Thursday 27th June, 2013
5:00pm to 5:20pm
As the capabilities of Python packages valuable to the Atmospheric and Oceanographic Sciences (AOS) such as matplotlib, scipy and numpy have developed, so the UK Met Office's use of Python has expanded. The open source scientific Python stack is strategically important to the Met Office as it strives to meet the increasing need to collaborate freely and openly in academic and commercial partnerships. Python's easy to develop, dynamically typed syntax is ideally suited for data assimilation and model post-processing type tasks, and in recent years the Met Office has sustained funding for a team of software engineers to simplify, develop and improve its scientific capabilities by contributing to the the open source AOS community.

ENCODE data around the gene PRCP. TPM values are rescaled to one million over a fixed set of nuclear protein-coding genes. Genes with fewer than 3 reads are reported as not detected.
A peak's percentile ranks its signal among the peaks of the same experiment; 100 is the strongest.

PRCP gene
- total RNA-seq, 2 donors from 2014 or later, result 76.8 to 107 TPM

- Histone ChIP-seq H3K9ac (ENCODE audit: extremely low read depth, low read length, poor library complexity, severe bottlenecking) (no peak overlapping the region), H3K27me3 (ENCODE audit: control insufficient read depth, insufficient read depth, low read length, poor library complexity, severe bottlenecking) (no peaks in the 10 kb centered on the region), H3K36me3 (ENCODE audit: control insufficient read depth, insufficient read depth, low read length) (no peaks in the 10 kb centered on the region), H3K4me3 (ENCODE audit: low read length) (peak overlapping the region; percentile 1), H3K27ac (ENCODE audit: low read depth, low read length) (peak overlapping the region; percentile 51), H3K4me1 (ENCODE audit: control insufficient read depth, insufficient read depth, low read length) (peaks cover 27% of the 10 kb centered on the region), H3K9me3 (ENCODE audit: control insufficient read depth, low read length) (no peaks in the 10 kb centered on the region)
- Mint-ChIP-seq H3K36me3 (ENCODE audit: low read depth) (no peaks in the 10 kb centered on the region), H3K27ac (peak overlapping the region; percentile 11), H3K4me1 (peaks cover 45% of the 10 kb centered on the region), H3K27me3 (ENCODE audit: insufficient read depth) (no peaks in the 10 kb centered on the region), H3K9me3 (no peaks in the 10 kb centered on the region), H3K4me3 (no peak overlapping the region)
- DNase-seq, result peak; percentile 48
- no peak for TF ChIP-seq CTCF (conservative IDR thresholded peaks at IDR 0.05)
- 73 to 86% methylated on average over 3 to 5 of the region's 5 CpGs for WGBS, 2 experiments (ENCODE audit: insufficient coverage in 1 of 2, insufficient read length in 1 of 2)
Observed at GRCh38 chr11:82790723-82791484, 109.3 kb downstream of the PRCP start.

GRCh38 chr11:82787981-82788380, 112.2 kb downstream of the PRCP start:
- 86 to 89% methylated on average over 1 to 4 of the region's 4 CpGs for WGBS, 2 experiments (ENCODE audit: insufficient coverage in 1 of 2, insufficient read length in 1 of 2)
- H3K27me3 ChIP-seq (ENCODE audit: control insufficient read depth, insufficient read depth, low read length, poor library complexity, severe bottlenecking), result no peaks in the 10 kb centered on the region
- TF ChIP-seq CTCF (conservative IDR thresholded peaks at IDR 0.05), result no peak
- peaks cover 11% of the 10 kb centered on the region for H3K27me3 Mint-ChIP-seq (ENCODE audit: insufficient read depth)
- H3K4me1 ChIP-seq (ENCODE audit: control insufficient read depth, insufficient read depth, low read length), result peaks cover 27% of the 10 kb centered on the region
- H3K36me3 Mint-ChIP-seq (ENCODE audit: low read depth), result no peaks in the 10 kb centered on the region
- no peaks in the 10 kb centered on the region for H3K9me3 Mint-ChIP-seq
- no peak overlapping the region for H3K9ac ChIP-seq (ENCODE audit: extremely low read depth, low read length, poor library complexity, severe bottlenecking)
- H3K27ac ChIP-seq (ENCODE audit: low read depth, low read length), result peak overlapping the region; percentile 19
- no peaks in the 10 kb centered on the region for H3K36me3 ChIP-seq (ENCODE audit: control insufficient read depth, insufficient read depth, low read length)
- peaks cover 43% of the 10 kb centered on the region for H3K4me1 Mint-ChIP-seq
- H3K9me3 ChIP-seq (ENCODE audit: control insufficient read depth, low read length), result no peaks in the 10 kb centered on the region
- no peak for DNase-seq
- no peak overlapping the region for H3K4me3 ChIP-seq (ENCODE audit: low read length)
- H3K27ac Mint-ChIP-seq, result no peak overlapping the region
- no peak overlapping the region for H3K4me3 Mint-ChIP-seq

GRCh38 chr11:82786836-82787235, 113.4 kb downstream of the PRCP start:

The focus of much of this effort has been on a new open source Python package, Iris 1, which implements a generalised n-dimensional gridded data model to isolate analysis and visualisation code from file format specifics. The Iris data model is a result of close collaboration with the CF Data Model community and currently has read/write support for a variety of file formats including NetCDF and GRIB. In order to deliver a component of the core visualisation functionality, a new mapping library called Cartopy 2 has also been developed on top of matplotlib. Cartopy exposes an intuitive interface for the transformation and visualisation of geospatial vector and raster data.
This talk will outline some of the Met Office's involvement in the open source community, including demonstrations of Iris and Cartopy; highlights of recent matplotlib contributions; and an outline of future developments.
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